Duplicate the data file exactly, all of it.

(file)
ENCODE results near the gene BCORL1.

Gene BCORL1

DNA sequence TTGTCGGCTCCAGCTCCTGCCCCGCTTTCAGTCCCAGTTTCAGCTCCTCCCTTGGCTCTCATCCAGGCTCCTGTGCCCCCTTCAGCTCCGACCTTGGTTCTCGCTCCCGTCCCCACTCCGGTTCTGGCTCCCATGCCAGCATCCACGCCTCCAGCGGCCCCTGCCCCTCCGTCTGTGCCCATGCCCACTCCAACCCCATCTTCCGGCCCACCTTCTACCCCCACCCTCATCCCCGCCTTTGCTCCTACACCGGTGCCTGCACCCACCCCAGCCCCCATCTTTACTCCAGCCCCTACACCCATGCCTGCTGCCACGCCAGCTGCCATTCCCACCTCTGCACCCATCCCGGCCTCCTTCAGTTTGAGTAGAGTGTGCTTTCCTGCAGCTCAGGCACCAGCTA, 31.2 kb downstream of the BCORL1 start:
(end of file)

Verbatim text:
ENCODE results near the gene BCORL1.

Gene BCORL1

DNA sequence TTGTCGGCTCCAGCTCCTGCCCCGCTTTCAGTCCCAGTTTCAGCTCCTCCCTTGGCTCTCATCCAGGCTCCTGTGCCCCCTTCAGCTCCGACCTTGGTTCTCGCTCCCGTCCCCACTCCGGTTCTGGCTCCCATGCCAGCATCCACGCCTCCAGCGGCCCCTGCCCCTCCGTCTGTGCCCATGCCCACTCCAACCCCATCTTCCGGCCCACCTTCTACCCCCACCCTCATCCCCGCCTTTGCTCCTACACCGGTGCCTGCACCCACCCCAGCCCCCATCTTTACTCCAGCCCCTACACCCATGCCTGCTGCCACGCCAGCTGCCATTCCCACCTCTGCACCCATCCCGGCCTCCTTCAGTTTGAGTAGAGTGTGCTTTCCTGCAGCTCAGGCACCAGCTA, 31.2 kb downstream of the BCORL1 start: